Finally, after years of scientific quest and struggle, the question can be asked: How many Polocks does it take to find a new planet? Surprisingly, the answer is “Just one.”
Actually, the Polock in question, Andrzej Udalski, wasn’t acting alone: He is the leader of a team of astronomers at Warsaw University and is just one of dozens of scientists participating in Optical Gravitational Lensing Experiment (OGLE), which incorporates telescopic arrays in 10 countries around the world. It was pure serendipity that the stars aligned – literally – so that Udalski’s team could be the first to spot the new rock on July 11, 2005.
Alphanumerically christened in the roll-off-the-tongue way only an astronomer can, planet OGLE-2005-BLG-390Lb is believed to be a rocky mass five times the size of Earth and covered with frozen oceans, according to National Geographic. It is estimated to orbit its red dwarf star (which is one-fifth the size of our sun) about once every 10 years, and its distance from that star (three times that of Earth from the sun) puts it at a Wisconsinesque minus 220 degrees Celsius (minus 364 degrees Fahrenheit). And the best part? It’s a mere 20,000 light years away.
In terms of established criteria, the new planet is considered “Earth-like.” But scientists have no illusions about skipping over there to try “terraforming” it ala Aliens, so as far as the planet itself goes, it’s something of a non-issue to the average citizen. What has scientists elated, though, is the possibilities implicit in “gravitational microlensing,” the technique used to discover the new planet. Microlensing is a process by which bodies previously too distant or small to view become magnified by the gravitational field of a star passing between the Earth and the body in question.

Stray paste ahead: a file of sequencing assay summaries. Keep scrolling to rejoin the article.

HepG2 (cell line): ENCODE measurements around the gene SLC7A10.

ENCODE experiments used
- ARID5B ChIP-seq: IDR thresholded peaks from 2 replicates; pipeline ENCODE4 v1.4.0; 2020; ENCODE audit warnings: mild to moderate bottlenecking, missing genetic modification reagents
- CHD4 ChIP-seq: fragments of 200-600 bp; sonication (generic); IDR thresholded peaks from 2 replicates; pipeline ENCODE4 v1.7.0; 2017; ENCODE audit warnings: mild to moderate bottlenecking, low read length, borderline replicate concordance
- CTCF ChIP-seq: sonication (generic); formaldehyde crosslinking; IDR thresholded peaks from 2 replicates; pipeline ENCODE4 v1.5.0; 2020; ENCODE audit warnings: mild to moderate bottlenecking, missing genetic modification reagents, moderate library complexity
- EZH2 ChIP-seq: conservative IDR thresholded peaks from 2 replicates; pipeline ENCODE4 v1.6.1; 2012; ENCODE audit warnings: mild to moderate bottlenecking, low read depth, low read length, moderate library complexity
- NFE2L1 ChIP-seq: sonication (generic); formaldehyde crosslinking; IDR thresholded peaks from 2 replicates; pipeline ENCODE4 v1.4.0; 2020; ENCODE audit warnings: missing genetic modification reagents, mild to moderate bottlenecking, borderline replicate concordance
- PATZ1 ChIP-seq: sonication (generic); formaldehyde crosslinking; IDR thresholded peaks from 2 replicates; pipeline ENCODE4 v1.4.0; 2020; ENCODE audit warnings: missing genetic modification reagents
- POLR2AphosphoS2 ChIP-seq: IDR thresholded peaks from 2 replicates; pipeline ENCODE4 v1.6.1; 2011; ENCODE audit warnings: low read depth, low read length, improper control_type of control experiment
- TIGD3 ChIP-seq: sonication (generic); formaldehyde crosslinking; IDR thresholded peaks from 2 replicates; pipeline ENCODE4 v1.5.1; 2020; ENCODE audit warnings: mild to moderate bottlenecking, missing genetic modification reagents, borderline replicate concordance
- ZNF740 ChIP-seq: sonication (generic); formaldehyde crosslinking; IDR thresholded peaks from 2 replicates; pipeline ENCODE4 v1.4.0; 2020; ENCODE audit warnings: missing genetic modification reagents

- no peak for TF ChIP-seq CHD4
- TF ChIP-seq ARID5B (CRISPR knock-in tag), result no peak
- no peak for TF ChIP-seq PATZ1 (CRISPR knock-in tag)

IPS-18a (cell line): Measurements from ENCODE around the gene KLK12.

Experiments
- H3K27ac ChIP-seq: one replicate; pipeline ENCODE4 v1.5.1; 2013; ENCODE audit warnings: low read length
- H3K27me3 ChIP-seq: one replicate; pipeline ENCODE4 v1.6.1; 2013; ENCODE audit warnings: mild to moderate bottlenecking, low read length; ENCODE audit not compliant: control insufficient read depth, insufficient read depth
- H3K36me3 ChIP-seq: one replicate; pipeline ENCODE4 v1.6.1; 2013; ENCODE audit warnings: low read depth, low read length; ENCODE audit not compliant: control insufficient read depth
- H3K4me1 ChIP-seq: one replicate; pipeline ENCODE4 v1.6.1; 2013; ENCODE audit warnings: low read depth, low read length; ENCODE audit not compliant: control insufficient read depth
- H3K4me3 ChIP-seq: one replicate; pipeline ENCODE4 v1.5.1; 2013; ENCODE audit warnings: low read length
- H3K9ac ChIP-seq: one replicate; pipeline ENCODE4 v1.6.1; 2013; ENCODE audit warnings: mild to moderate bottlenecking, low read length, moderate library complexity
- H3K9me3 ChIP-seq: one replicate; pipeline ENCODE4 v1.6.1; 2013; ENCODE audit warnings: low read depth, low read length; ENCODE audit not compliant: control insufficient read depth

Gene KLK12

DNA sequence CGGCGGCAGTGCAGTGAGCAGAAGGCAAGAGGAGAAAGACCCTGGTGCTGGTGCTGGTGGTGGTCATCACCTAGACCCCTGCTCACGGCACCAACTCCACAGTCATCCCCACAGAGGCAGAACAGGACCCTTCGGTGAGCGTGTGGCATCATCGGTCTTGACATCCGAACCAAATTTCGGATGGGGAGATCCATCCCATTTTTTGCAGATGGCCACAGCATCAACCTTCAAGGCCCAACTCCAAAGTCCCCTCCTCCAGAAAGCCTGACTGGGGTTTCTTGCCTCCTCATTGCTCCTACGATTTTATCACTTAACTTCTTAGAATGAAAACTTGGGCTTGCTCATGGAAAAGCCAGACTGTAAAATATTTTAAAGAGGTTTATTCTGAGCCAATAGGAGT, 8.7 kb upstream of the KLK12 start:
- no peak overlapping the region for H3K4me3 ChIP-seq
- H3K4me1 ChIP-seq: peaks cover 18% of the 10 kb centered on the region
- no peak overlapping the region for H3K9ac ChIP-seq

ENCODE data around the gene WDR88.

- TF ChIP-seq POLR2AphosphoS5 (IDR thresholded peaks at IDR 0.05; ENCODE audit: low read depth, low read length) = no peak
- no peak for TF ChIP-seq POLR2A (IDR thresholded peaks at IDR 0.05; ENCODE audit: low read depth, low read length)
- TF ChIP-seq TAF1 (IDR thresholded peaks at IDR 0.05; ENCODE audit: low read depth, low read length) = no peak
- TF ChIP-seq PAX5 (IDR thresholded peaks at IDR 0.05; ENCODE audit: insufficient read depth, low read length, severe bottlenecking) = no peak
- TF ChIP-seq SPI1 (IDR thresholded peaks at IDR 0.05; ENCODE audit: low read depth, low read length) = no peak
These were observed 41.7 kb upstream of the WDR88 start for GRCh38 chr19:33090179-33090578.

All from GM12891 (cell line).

I’m oversimplifying here, but this is what finishing your undergrad science requirements at community college gets you.
What this really means is that even if 390Lb is something of a footnote, the hunt for the “next Earth” is now going into full swing. This will mean different things to different people, but I’m betting the primary categorical obsession will be the quest for extraterrestrial life inherent in the notion of a life-sustaining atmosphere.
Philosophically, this possibility is bigger than anything we’re tarrying about here on this planet. So the question becomes, can we stop blowing each other up long enough to focus on this? You there – yes, you: Quit trying to “push each other into the ocean.” You know who you are.Fiscally, this requires a reprioritization in government spending – at least as far as the United States is concerned. NASA’s budget for FY 2006 was elevated to $16.5 billion, which pales in comparison with the money we’re projected to dump into our seemingly endless Magical Middle Eastern Mystery Tour during any given year in the next decade. If I believed that this spending – over $237 billion in Iraq so far, according to the National Priorities Project – was getting us closer to an agreeable end, I’d be all for it; but seeing as how it’s now on the verge of leading to a kaleidoscopic mess in neighboring Middle Eastern states, I’d just as soon look to the heavens and structure the budget accordingly.
But suppose we do get our act together, discovering a planet that is not only reachable, but also inhabitable – what then? It’s absurd to imagine a planet with a life-sustaining capacity that does not sustain life. If we find this kitchen, the cupboards will not be bare.
I want you to just imagine what sort of religious freak-out is likely to ensue at such a moment of discovery. The sacred concept of the redemptive soul, having taken centuries just to be applied to the entire human race, would go back to square one – us vs. them on a galactic scale. And hey, what if their religious zealots are even crazier than our religious zealots? What if their Jesus is better than our Jesus? What if it’s a planet of 30 billion godless communists? Holy crap – what if they’ve found a way to make communism work?
This is only conjecture and frankly, the most alarming kind; but I’m only drawing on history here. While there’s nothing which necessitates a mean-spirited collision with whomever may be “out there,” you don’t have to examine too much of our track record on this issue to discover that the bar hasn’t been set terribly high.
Personally, I am not hoping for a discovery of this kind soon. Although the new horizon is exciting, I’d prefer we sort things out peaceably among our fellow man before we decide how we’ll greet the next great evolution in social history.
Ryan McGeeney is a senior majoring in political science.